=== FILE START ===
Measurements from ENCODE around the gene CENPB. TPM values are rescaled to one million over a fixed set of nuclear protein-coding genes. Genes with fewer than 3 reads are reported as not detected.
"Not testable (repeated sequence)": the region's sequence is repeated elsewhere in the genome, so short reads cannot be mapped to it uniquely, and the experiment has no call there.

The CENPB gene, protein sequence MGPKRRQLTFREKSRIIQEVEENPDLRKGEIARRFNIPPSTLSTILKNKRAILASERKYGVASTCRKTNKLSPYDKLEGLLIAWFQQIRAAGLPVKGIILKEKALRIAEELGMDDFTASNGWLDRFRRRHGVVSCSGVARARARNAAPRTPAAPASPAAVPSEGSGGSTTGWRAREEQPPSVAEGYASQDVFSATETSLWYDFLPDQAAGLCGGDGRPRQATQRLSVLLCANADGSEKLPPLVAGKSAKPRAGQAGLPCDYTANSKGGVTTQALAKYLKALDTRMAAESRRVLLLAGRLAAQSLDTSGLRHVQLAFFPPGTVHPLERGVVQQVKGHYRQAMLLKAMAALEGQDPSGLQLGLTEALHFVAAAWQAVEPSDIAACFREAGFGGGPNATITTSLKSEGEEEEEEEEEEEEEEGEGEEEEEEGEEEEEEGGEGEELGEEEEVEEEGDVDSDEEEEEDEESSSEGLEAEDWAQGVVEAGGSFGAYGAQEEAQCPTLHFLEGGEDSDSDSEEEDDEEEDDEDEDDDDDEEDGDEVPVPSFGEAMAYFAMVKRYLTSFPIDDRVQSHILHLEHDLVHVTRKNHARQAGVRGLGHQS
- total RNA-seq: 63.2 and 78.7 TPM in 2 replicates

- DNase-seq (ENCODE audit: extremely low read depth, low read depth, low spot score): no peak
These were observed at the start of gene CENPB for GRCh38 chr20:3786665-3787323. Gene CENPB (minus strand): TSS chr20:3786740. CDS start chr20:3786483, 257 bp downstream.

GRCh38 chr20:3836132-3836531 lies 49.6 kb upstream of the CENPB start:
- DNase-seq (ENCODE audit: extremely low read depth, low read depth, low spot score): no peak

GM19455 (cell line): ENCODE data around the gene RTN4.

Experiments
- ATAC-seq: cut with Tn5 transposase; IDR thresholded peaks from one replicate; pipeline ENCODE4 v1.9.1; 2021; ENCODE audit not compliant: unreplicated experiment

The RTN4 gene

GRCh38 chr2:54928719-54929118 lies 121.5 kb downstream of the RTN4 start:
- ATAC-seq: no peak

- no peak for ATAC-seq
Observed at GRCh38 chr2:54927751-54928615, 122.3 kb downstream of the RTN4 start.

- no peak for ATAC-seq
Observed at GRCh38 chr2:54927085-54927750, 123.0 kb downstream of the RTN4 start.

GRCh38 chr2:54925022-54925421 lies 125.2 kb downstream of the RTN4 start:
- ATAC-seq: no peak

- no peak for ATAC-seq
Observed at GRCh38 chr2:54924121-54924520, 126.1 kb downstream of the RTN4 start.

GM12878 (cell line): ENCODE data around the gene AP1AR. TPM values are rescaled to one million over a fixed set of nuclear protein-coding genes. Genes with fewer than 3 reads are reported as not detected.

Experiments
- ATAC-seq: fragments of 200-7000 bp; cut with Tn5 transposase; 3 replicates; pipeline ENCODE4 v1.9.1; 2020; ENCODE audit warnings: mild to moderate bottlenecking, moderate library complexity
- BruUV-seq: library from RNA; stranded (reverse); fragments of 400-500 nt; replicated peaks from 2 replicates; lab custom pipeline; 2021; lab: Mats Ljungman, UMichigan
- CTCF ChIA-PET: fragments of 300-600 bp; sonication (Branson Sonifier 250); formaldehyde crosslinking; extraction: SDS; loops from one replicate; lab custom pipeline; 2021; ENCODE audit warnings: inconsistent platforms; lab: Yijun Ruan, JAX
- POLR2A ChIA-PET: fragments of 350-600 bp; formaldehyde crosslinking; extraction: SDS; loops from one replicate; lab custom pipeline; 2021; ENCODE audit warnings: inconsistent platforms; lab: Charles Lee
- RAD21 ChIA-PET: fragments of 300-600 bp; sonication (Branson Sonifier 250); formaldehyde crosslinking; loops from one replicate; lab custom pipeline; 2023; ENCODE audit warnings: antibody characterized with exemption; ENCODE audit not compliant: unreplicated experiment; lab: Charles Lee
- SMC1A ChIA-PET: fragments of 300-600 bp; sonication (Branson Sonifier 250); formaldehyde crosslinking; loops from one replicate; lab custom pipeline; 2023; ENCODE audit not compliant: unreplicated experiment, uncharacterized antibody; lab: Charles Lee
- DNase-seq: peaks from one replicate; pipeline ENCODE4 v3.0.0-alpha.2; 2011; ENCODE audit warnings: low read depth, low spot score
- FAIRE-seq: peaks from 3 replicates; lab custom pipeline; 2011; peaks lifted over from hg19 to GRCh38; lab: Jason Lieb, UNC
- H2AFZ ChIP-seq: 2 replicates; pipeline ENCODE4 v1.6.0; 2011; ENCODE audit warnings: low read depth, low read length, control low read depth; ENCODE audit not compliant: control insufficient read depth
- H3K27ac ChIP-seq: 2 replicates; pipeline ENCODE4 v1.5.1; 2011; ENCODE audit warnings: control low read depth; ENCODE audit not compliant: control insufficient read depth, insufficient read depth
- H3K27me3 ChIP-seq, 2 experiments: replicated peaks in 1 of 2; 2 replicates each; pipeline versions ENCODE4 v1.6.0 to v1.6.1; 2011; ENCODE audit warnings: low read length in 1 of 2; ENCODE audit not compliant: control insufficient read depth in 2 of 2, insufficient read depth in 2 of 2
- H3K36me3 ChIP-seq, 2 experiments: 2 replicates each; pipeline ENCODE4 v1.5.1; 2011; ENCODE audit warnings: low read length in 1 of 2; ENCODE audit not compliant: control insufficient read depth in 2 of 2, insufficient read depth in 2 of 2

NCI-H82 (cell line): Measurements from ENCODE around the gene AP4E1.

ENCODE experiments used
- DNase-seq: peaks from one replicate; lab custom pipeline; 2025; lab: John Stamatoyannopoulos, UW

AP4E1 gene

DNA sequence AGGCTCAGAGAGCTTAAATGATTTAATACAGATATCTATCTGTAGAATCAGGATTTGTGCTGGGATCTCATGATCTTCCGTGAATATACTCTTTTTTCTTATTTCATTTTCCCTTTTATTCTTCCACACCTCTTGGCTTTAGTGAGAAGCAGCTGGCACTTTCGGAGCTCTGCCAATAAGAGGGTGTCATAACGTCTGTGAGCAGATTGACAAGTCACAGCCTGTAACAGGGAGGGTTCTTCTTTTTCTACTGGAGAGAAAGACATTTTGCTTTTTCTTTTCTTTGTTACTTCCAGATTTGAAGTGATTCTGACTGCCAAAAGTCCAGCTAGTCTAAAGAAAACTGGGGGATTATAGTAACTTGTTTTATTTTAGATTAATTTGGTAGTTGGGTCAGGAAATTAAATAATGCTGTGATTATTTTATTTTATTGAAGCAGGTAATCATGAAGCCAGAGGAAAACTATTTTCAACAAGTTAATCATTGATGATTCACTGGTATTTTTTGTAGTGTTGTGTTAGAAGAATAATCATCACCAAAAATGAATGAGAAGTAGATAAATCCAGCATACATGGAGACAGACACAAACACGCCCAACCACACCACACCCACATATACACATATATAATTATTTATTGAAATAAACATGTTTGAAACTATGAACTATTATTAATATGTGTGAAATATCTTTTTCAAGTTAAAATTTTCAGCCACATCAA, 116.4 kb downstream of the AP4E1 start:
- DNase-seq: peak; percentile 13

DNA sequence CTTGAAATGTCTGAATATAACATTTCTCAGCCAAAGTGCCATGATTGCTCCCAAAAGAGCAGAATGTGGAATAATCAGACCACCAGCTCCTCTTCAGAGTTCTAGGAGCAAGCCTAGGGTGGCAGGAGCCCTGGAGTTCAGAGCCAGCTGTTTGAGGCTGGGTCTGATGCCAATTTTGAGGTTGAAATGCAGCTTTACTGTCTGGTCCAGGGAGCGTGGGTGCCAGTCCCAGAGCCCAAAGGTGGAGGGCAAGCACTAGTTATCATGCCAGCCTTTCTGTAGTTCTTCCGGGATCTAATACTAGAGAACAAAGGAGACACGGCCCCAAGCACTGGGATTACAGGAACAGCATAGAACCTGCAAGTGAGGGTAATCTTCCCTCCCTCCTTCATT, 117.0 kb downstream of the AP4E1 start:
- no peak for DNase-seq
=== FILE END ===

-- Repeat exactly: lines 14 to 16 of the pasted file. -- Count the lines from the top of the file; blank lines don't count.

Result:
- ATAC-seq: no peak

- no peak for ATAC-seq
Observed at GRCh38 chr2:54927751-54928615, 122.3 kb downstream of the RTN4 start.